Recovering Perfectionists Unite!

I need to do ___________ to be enough.

Hello, my name is Sharon. I am a recovering perfectionist with Type A personality and OCD. The list of things my mind could easily put in the blank above is endless. Perhaps you find yourself constantly wondering if you are enough as well. 

Do you often strive to stick to routines and keep everything in order? 

Do you equate derailed plans with a “bad day,” or even worse, being a “bad mom?”  

Does your joy slip away whenever chaos or messes occur?

When you’re a perfectionist you want everything to fit in a box.

The problem is, children were never meant to fit in boxes. 

Being organized is not a bad thing. Be efficient with routines is generally good for you. Trust me, I could not survive as a twin mom if I wasn’t able to plan ahead, multi-task, and try and keep some level of routine. The issue arises when perfectionism becomes our guiding compass.

When we guard our own comforts and agendas, we fail to protect the one thing actually worth guarding…the magic of childhood. 

How to Let Go of Perfectionism

For me, this was an upheaval of my life…I had TWINS. I stepped into motherhood already outnumbered (when Daddy is at work) and that was a game changer.

No amount of planning, prepping, or praying would keep two tiny humans on my “schedule.” At first, it nearly broke me. My husband would come home to all three of us crying. I felt defeated. I didn’t feel like I was enough. Something had to change.

  1. Realize that MOTHERHOOD and PERFECTIONISM cannot (and should not) coexist.
    Take the scorecard and shred it. Stop the habit of evaluating yourself every day based on your children’s tantrums at the grocery story, whether dinner ended up in their bellies or on the wall, or whether you managed to even get dressed today.  If you evaluate your worth based on performance measures, what are you teaching your children to do?
    Write it on the mirror, an index card, wherever… that you are enough. You are enough because Christ has made you enough.
  2. Become OK with saying “NO.”
    If you do not become comfortable with saying “NO,” than you won’t be able to say “YES” when it really matters. You cannot please everyone, nor should you. You have to say “No” sometimes to plans or extra-curricular activities. You have to say “No” to yourself, for wanting to make sure your house is “spotless” for so-and-so to visit. You may have to say “No” to always being on time or answering phone calls and texts in a timely manner.You have to say “NO” to feeling guilty for not meeting everyone else’s needs all the time. There is so much freedom in “No” because it allows us to say “Yes,” and really mean it.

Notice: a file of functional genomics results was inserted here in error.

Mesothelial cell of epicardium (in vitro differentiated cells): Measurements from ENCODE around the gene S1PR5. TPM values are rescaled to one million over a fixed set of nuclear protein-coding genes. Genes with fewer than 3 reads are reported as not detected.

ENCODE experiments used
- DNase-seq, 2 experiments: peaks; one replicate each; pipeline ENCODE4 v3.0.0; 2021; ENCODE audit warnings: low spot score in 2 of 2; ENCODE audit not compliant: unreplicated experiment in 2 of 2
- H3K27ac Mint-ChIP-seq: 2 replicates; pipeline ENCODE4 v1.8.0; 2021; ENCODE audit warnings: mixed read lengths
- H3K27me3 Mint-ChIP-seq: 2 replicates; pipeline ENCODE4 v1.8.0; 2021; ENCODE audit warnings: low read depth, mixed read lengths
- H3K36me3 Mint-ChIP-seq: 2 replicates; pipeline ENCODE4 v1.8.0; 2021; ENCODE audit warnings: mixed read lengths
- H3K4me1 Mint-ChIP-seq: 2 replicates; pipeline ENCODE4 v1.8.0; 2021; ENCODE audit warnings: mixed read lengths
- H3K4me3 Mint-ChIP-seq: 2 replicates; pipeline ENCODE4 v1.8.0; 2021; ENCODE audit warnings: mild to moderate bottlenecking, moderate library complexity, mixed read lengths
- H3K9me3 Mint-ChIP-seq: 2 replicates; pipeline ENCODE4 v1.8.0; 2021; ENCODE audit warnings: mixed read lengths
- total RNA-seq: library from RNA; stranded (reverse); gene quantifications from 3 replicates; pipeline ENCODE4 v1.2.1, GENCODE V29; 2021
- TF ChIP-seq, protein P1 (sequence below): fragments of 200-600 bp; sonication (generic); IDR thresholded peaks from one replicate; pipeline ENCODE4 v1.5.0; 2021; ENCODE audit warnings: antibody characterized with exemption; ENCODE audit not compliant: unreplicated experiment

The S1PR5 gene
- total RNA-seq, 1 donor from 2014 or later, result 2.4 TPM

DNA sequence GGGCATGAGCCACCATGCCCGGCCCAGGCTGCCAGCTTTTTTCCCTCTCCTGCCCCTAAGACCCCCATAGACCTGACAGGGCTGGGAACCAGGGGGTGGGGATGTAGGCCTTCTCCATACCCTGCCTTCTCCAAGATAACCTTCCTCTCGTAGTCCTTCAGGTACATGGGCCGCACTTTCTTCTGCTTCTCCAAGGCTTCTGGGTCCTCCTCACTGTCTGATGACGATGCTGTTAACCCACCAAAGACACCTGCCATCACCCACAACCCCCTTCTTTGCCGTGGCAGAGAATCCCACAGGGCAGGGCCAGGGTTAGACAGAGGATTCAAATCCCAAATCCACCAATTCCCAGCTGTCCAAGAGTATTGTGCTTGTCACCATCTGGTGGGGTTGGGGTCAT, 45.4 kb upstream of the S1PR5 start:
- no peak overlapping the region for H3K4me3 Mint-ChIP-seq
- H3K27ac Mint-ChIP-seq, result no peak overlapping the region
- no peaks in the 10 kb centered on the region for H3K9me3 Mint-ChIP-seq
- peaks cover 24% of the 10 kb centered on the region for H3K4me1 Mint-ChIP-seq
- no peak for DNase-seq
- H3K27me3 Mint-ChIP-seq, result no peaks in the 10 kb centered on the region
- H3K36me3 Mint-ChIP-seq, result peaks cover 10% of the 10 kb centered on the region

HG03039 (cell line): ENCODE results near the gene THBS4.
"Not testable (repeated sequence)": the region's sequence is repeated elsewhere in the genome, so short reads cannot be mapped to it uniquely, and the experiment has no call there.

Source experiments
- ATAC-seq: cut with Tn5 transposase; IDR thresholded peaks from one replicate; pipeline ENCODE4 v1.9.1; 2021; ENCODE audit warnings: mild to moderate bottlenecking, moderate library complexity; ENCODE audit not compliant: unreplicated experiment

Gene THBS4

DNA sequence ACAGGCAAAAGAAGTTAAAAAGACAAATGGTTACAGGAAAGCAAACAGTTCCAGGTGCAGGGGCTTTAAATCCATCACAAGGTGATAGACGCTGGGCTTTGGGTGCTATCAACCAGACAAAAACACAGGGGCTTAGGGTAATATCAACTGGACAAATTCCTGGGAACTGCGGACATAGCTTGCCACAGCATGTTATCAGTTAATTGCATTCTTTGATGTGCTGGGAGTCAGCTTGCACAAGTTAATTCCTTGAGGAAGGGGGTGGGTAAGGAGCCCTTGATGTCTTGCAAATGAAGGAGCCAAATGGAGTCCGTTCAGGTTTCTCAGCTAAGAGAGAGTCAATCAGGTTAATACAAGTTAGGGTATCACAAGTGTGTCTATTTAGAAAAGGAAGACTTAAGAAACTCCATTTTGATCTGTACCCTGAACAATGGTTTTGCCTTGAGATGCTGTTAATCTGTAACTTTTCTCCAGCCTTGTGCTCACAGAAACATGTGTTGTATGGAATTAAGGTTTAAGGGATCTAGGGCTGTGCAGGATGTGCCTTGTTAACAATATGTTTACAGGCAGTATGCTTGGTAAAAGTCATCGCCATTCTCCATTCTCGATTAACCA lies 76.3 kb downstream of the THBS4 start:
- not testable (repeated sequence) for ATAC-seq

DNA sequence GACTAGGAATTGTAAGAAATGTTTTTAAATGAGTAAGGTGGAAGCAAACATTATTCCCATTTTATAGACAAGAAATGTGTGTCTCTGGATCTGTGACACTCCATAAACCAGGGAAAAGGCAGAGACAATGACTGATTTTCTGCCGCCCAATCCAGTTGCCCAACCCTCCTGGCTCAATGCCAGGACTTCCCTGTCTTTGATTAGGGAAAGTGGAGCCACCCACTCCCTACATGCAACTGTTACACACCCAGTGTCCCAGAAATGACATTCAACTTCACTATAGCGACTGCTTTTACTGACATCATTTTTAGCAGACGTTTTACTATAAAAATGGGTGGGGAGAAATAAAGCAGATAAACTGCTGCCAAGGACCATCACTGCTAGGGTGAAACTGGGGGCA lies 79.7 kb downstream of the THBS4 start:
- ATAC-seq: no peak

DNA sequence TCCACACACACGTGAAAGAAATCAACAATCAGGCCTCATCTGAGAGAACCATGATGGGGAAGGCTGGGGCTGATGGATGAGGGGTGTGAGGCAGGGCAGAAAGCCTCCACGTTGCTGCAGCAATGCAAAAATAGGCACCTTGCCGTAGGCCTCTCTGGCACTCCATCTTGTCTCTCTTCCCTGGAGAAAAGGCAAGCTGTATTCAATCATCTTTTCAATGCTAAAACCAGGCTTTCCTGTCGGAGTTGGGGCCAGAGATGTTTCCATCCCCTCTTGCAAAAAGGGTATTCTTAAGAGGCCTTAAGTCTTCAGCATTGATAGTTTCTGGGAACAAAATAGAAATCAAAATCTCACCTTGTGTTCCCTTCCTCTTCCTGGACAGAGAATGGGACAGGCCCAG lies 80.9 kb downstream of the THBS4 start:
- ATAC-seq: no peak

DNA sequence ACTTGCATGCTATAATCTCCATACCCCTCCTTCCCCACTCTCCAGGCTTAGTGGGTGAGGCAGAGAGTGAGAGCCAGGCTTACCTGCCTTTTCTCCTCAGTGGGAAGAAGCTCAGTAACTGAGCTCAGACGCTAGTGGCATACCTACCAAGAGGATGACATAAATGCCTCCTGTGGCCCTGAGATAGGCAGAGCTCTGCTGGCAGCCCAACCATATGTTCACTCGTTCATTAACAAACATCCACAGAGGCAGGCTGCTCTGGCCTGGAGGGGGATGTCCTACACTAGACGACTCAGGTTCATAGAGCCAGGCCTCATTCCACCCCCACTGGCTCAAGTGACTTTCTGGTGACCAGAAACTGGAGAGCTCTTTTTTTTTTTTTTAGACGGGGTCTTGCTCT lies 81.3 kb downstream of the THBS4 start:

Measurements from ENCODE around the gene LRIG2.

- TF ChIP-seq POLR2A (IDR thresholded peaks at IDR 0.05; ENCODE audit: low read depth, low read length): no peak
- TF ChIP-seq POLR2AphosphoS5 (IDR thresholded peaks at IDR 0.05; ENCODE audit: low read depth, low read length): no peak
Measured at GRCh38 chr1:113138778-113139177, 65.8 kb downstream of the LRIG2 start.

3. Understand that PERFECTIONISM is actually MANIPULATION
    Yes, trying to be perfect is actually manipulation in disguise.If I do _____, then ______ will happen.
    If I get my kids to behave, then people will think I am a good mom.
    If I keep my house clean, then I will feel like I accomplished enough for the day.
    You are doing an action in order to get an expected outcome. That is a form of manipulating your environment, your spouse, or your kids. When we put it that way, it is easier to see the ugliness of it.
    Brene Brown
  4. Vulnerability slays Perfectionism
    People often think “showing weakness means your weak.” That is a lie.
    HIDING weakness is weakness.
    When we strive to be perfect, we are really just letting shame and fear win.
  5. Our children do not need moms that have it altogether. They need moms that understand they don’t need to be perfect.

  6. I make it a habit to pray out loud in front of my girls and tell them that “Mommy needs help” or “Mommy doesn’t have the answers for this.”
  7. I will never require perfection from my children, and it all starts with refusing to require it from myself. Cling to JOY: NO BIG DEALS ALLOWED
    When we commit to reminding ourselves that most things are not actually a big deal, joy comes so much easier.In 2017, every single member of my family had a near death experience, or two. Libby almost didn’t come home from the NICU, twice. Lani became unresponsive and was hospitalized for severe dehydration at 10 months old. Then my husband was hit by an 18-wheeler and smashed between two cars.
  8. Hopefully it doesn’t take almost losing your people to realize this:

  9. If you have each other at the end of the day…it was a good day!

  10. No matter what!

  11. Give yourself the gift of being imperfect this holiday season!

  12. So when you plan a family photoshoot that you are SUPER excited for, and then it starts raining and your toddlers tantrum…you can genuinely laugh. NO BIG DEAL!


You are enough.

Shred your scorecard.

Perfectionism is holding on to SHAME and FEAR.  So instead, cling to JOY and FREEDOM.

Are you also a recovering perfectionist? Please comment and share with us how you have kicked feeling shackled to the curb!

To read related articles, click the links below:

The Anthem of the Abused

Finding Balance in the Chaos of Motherhood by Amanda Fagan

The OTHER “Sex Talk”

Photography by Deb Evans Photography